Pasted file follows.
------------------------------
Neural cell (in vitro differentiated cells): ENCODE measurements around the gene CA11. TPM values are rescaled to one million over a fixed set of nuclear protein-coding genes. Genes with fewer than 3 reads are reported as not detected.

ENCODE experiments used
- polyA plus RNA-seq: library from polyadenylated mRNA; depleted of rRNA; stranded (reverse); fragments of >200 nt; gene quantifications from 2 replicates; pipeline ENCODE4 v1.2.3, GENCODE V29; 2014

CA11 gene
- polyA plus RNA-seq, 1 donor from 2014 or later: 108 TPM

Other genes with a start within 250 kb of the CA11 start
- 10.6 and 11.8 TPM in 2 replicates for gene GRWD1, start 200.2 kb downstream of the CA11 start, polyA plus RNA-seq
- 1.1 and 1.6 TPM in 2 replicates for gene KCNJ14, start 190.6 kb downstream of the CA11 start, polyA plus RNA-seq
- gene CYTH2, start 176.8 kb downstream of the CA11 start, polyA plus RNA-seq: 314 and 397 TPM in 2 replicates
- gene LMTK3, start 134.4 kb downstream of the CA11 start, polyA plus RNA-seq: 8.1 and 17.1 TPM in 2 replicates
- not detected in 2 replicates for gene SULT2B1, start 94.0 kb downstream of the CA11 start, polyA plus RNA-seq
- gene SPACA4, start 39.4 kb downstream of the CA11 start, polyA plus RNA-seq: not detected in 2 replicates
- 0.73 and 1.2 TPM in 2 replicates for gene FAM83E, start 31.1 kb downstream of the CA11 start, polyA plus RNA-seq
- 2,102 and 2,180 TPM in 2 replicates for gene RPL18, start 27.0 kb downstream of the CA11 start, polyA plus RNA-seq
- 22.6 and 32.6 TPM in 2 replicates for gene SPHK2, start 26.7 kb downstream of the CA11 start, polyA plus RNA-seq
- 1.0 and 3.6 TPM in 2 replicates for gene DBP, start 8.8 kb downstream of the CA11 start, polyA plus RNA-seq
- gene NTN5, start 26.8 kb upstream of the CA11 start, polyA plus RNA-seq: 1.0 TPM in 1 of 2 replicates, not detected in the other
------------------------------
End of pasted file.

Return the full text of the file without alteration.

Neural cell (in vitro differentiated cells): ENCODE measurements around the gene CA11. TPM values are rescaled to one million over a fixed set of nuclear protein-coding genes. Genes with fewer than 3 reads are reported as not detected.

ENCODE experiments used
- polyA plus RNA-seq: library from polyadenylated mRNA; depleted of rRNA; stranded (reverse); fragments of >200 nt; gene quantifications from 2 replicates; pipeline ENCODE4 v1.2.3, GENCODE V29; 2014

CA11 gene
- polyA plus RNA-seq, 1 donor from 2014 or later: 108 TPM

Other genes with a start within 250 kb of the CA11 start
- 10.6 and 11.8 TPM in 2 replicates for gene GRWD1, start 200.2 kb downstream of the CA11 start, polyA plus RNA-seq
- 1.1 and 1.6 TPM in 2 replicates for gene KCNJ14, start 190.6 kb downstream of the CA11 start, polyA plus RNA-seq
- gene CYTH2, start 176.8 kb downstream of the CA11 start, polyA plus RNA-seq: 314 and 397 TPM in 2 replicates
- gene LMTK3, start 134.4 kb downstream of the CA11 start, polyA plus RNA-seq: 8.1 and 17.1 TPM in 2 replicates
- not detected in 2 replicates for gene SULT2B1, start 94.0 kb downstream of the CA11 start, polyA plus RNA-seq
- gene SPACA4, start 39.4 kb downstream of the CA11 start, polyA plus RNA-seq: not detected in 2 replicates
- 0.73 and 1.2 TPM in 2 replicates for gene FAM83E, start 31.1 kb downstream of the CA11 start, polyA plus RNA-seq
- 2,102 and 2,180 TPM in 2 replicates for gene RPL18, start 27.0 kb downstream of the CA11 start, polyA plus RNA-seq
- 22.6 and 32.6 TPM in 2 replicates for gene SPHK2, start 26.7 kb downstream of the CA11 start, polyA plus RNA-seq
- 1.0 and 3.6 TPM in 2 replicates for gene DBP, start 8.8 kb downstream of the CA11 start, polyA plus RNA-seq
- gene NTN5, start 26.8 kb upstream of the CA11 start, polyA plus RNA-seq: 1.0 TPM in 1 of 2 replicates, not detected in the other